In this new book, Perry Halkitis, Steinhardt professor of applied psychology, public health, and population health and director of the Center for Health, Identity, Behavior and Prevention Studies at NYU, examines the strategies for survival and coping employed by HIV-positive gay men who together constitute the first generation of long-term survivors of the disease. The book narrates the stories of gay men who have survived since the early days of the epidemic; documents and delineates the strategies and behaviors enacted by men of this generation to survive; and examines the extent to which these approaches to survival inform and are informed by the broad body of literature on resilience and health.
“For young gay men who came of age in the United States in the 1980s, the HIV/AIDS epidemic was a formative experience in fear, hardship, and loss,” says Halkitis. Those who were diagnosed before 1996 suffered an exceptionally high rate of mortality, and the survivors—both the infected individuals and those close to them—today constitute a “bravest generation” in American history.
A Search Past Silence:
The Literacy of Young Black Men
By David Kirkland
Teachers College Press, 2013
A Search Past Silence argues that educators need to understand the social worlds and complex literacy practices of African-American males in order to pay the increasing educational debt we owe all youth, and to break the school-to-prison pipeline. Moving portraits from the lives of six friends bring to life practices that reveal the political tensions of defining who gets to be literate and who does not.
David Kirkland, Steinhardt assistant professor of English education—with a foreword written by Pedro Noguera, executive director of the Metropolitan Center for Urban Education at Steinhardt—offers key chapters on language, literacy, race, and masculinity, examining how the identities of young men are shaped by social silence on these issues. Ultimately, the book is a passionate call for educators to listen to the voices of black youth and to reimagine the concept of being literate in a multicultural, democratic society. “These remarkable insights make it possible for us to reject the caricatures of black males so that we can see them as they are,” writes Kirkland.
The Art of Failure:
An Essay on the Pain of Playing Video Games
By Jesper Juul
The MIT Press, 2013
We may think of video games as being “fun,” but in The Art of Failure, Jesper Juul claims that this is almost entirely mistaken. When we play video games, our facial expressions are rarely those of happiness or bliss. Instead, we frown, grimace, and shout in frustration as we lose or die or fail to advance to the next level. Humans may have a fundamental desire to succeed and feel competent, but game players choose to engage in an activity in which they are nearly certain to fail and feel incompetent.
So why do we play video games even though they make us unhappy? Juul, an assistant professor at the NYU Game Center, examines this paradox. In video games, as in tragic works of art, literature, theater, and cinema, it seems that we want to experience unpleasantness even if we also dislike it. Reader or audience reaction to tragedy is often explained as catharsis, a purging of negative emotions. But, Juul points out, this doesn’t seem to be the case for video game players because games don’t purge us of unpleasant emotions; they produce them in the first place.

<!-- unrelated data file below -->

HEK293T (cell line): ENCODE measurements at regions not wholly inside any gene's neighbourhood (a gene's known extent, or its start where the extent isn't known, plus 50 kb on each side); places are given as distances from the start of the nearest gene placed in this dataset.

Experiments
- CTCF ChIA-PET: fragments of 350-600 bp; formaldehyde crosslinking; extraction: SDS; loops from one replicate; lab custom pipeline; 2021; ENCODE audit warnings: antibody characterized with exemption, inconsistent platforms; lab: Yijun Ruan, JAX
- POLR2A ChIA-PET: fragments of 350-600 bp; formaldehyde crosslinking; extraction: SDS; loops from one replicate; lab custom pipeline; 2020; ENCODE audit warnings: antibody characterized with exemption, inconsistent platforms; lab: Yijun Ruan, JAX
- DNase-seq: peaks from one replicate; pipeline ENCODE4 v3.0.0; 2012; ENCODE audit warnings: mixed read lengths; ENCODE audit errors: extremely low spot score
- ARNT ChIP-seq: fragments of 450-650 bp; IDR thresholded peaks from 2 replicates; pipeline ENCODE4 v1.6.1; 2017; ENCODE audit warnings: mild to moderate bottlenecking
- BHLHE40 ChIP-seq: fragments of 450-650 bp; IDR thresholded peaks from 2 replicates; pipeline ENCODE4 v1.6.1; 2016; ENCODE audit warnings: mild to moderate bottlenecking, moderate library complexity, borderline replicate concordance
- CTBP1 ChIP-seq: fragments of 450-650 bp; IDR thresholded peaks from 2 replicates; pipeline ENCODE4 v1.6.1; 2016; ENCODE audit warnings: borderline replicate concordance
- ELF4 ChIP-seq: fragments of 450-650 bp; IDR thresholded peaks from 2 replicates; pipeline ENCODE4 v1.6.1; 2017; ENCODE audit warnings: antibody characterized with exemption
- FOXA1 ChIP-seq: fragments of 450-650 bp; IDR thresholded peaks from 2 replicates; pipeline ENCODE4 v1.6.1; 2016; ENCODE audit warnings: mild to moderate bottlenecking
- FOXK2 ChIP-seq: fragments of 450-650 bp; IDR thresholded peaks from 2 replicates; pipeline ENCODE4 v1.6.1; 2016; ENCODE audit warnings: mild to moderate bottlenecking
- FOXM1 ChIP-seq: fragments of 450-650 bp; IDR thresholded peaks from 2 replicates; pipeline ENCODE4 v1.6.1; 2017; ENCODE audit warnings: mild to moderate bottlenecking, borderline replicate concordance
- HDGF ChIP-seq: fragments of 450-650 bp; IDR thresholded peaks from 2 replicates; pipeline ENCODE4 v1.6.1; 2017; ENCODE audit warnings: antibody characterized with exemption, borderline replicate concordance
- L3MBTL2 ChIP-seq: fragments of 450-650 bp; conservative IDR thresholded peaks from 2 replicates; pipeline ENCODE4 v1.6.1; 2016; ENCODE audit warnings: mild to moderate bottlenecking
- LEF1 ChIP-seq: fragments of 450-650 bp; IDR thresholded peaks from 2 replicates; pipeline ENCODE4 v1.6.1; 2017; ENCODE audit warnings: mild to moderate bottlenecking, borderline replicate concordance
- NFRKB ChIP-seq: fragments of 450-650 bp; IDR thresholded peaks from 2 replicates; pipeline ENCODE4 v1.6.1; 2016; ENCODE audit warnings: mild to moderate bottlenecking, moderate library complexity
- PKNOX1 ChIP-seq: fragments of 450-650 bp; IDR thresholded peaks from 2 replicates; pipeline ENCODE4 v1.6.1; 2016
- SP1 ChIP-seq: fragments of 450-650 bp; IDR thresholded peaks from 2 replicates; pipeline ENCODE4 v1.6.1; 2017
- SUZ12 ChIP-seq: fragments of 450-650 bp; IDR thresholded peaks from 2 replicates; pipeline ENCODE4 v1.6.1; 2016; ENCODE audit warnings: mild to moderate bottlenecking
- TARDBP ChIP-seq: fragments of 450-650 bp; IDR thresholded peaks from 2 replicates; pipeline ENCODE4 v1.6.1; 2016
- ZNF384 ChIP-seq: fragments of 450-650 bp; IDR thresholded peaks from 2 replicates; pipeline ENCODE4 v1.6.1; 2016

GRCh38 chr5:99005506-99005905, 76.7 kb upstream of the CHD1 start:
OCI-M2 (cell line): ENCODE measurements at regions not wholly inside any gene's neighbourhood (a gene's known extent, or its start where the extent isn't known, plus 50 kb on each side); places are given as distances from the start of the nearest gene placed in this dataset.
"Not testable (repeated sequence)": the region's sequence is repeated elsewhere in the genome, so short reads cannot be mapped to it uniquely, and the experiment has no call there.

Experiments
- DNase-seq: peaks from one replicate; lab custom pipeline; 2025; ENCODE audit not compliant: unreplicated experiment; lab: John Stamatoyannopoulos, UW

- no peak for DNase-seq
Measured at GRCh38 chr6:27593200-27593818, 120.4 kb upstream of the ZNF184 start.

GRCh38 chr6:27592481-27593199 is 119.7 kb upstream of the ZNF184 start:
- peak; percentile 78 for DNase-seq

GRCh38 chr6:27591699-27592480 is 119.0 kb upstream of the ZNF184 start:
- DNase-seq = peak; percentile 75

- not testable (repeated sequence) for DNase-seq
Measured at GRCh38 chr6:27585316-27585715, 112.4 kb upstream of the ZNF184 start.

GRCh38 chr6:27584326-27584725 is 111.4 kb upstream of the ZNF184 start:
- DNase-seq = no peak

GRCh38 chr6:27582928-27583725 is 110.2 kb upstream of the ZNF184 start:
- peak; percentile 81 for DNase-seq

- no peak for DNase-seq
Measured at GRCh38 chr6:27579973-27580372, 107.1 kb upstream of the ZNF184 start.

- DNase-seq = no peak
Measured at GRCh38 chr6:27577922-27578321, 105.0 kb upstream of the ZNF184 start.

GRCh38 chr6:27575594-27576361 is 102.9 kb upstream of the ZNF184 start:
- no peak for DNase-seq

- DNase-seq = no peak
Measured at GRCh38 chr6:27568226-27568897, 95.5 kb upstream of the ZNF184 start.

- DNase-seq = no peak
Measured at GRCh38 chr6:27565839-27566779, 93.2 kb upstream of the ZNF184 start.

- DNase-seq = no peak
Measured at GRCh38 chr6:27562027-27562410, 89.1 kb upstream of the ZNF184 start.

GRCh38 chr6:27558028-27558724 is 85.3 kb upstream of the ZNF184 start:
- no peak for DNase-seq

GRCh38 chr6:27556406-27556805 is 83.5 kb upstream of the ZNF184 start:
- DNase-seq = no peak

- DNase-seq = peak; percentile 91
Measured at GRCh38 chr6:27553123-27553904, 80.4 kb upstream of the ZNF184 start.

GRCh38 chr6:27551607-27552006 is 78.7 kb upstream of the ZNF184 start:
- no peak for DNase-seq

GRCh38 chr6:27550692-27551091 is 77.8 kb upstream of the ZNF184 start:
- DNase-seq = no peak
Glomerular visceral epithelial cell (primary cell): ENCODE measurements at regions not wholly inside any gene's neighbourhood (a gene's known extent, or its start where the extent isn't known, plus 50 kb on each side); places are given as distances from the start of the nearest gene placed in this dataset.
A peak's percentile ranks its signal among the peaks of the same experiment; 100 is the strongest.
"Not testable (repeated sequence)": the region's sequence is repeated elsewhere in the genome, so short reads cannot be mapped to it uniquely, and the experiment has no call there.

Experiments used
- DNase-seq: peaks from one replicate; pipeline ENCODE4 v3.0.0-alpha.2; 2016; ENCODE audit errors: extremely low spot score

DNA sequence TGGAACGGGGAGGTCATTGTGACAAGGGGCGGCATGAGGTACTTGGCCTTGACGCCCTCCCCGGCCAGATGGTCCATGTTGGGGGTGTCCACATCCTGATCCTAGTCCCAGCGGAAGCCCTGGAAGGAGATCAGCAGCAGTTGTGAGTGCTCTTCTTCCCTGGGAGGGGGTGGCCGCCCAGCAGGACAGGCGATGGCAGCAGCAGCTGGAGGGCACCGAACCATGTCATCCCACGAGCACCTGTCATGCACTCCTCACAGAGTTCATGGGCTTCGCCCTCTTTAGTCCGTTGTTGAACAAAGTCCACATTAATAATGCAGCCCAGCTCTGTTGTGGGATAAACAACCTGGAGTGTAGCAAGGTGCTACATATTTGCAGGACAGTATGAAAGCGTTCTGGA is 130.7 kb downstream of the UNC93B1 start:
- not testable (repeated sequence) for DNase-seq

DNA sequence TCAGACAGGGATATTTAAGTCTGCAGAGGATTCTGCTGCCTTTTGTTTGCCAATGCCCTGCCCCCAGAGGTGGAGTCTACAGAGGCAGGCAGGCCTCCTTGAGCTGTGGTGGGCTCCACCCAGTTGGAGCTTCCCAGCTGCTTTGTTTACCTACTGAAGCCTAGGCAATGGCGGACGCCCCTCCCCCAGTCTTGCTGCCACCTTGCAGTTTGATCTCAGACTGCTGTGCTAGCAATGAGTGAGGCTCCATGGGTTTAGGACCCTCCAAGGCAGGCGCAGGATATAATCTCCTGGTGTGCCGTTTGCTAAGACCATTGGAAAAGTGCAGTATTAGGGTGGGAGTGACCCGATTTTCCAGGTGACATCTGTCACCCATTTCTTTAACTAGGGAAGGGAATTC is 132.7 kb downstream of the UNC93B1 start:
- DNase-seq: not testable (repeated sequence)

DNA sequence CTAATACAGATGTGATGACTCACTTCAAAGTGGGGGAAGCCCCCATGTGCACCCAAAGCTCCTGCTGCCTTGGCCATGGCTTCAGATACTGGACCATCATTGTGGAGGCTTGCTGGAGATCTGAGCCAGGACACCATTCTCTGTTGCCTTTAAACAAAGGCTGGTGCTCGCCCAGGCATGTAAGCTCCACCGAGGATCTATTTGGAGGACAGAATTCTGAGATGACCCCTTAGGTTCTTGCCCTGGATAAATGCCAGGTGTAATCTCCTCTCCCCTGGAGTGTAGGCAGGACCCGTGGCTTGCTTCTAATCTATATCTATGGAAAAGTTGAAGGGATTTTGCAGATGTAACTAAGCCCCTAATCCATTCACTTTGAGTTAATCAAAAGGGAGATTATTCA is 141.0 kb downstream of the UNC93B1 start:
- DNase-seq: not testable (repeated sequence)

What, then, does failure in video game playing do? Juul argues that failure in a game is unique in that when you fail in a game, you (not a character) are in some way inadequate. Yet games also motivate us to play more in order to escape that inadequacy, and the feeling of escaping failure, often by improving skills, is a central enjoyment of games. According to Juul, games are the art of failure—the singular art form that sets us up for failure and allows us to experience it and experiment with it. The Art of Failure is essential reading for anyone interested in video games, whether as entertainment, art, or education.
Light Without Fire:
The Making of America’s First Muslim College
By Scott Korb
Beacon Press, 2013
The decade after 9/11 was marked by crowds gathering near Ground Zero to protest plans to build an Islamic cultural center, a Florida minister promising to burn the Koran, and the labeling of then-U.S. Senator Barack Obama as a Muslim as a way to derail his presidential candidacy. At the same time, Sheikh Hamza Yusuf and Imam Zaid Shakir were working to establish what may have seemed to many as unviable—the first Muslim liberal arts college in the United States.
In Light Without Fire: The Making of America’s First Muslim College, Scott Korb chronicles the 2010-11 year at the Berkeley, California institution Zaytuna College, which employs a single, unified curriculum based on the Great Books model of Columbia University and St. John’s College. Korb, an instructor at NYU’s Gallatin School of Individualized Study, follows Zaytuna’s students and teachers, offering a portrait of the school and insights into how Islam is being lived and re-envisioned in America.
Korb’s previous works include Life in Year One: What the World Was Like in First-Century Palestine and The Faith Between Us, co-authored with Peter Bebergal. He is also associate editor of The Harriet Jacobs Family Papers.